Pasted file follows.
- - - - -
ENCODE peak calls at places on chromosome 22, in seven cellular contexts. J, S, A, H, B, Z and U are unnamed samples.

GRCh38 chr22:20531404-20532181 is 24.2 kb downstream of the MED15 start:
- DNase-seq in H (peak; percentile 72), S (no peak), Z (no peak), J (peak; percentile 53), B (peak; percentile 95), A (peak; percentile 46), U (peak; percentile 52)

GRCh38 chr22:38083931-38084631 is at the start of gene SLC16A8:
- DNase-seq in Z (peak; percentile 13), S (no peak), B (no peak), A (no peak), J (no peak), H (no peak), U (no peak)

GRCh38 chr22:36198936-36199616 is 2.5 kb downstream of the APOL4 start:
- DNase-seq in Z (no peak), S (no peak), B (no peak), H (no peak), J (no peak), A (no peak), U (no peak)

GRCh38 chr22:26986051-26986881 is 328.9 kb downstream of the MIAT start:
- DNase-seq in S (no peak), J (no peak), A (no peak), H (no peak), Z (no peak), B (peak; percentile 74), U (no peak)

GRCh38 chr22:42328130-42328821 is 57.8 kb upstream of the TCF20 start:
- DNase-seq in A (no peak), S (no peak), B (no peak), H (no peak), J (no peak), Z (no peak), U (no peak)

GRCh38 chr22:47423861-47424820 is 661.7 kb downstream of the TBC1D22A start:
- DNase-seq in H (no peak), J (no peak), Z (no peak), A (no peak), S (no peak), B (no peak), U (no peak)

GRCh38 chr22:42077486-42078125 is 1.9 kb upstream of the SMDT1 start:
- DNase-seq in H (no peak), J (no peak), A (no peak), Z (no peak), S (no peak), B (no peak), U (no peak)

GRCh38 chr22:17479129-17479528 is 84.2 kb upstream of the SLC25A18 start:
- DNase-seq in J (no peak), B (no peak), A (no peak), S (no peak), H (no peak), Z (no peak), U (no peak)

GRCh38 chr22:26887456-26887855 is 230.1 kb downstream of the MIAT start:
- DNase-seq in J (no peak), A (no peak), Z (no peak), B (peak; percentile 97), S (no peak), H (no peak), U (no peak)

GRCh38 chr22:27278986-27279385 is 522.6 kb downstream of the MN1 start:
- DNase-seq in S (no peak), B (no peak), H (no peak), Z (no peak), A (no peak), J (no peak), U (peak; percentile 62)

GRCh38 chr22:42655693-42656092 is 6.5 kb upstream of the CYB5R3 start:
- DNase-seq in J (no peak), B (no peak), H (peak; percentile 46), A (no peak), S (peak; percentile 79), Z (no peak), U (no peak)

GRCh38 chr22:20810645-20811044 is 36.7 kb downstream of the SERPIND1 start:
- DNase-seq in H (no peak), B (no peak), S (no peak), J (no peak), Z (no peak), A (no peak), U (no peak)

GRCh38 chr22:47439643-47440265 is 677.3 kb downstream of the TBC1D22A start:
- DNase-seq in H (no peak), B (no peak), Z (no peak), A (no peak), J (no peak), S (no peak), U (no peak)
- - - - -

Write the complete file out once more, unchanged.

ENCODE peak calls at places on chromosome 22, in seven cellular contexts. J, S, A, H, B, Z and U are unnamed samples.

GRCh38 chr22:20531404-20532181 is 24.2 kb downstream of the MED15 start:
- DNase-seq in H (peak; percentile 72), S (no peak), Z (no peak), J (peak; percentile 53), B (peak; percentile 95), A (peak; percentile 46), U (peak; percentile 52)

GRCh38 chr22:38083931-38084631 is at the start of gene SLC16A8:
- DNase-seq in Z (peak; percentile 13), S (no peak), B (no peak), A (no peak), J (no peak), H (no peak), U (no peak)

GRCh38 chr22:36198936-36199616 is 2.5 kb downstream of the APOL4 start:
- DNase-seq in Z (no peak), S (no peak), B (no peak), H (no peak), J (no peak), A (no peak), U (no peak)

GRCh38 chr22:26986051-26986881 is 328.9 kb downstream of the MIAT start:
- DNase-seq in S (no peak), J (no peak), A (no peak), H (no peak), Z (no peak), B (peak; percentile 74), U (no peak)

GRCh38 chr22:42328130-42328821 is 57.8 kb upstream of the TCF20 start:
- DNase-seq in A (no peak), S (no peak), B (no peak), H (no peak), J (no peak), Z (no peak), U (no peak)

GRCh38 chr22:47423861-47424820 is 661.7 kb downstream of the TBC1D22A start:
- DNase-seq in H (no peak), J (no peak), Z (no peak), A (no peak), S (no peak), B (no peak), U (no peak)

GRCh38 chr22:42077486-42078125 is 1.9 kb upstream of the SMDT1 start:
- DNase-seq in H (no peak), J (no peak), A (no peak), Z (no peak), S (no peak), B (no peak), U (no peak)

GRCh38 chr22:17479129-17479528 is 84.2 kb upstream of the SLC25A18 start:
- DNase-seq in J (no peak), B (no peak), A (no peak), S (no peak), H (no peak), Z (no peak), U (no peak)

GRCh38 chr22:26887456-26887855 is 230.1 kb downstream of the MIAT start:
- DNase-seq in J (no peak), A (no peak), Z (no peak), B (peak; percentile 97), S (no peak), H (no peak), U (no peak)

GRCh38 chr22:27278986-27279385 is 522.6 kb downstream of the MN1 start:
- DNase-seq in S (no peak), B (no peak), H (no peak), Z (no peak), A (no peak), J (no peak), U (peak; percentile 62)

GRCh38 chr22:42655693-42656092 is 6.5 kb upstream of the CYB5R3 start:
- DNase-seq in J (no peak), B (no peak), H (peak; percentile 46), A (no peak), S (peak; percentile 79), Z (no peak), U (no peak)

GRCh38 chr22:20810645-20811044 is 36.7 kb downstream of the SERPIND1 start:
- DNase-seq in H (no peak), B (no peak), S (no peak), J (no peak), Z (no peak), A (no peak), U (no peak)

GRCh38 chr22:47439643-47440265 is 677.3 kb downstream of the TBC1D22A start:
- DNase-seq in H (no peak), B (no peak), Z (no peak), A (no peak), J (no peak), S (no peak), U (no peak)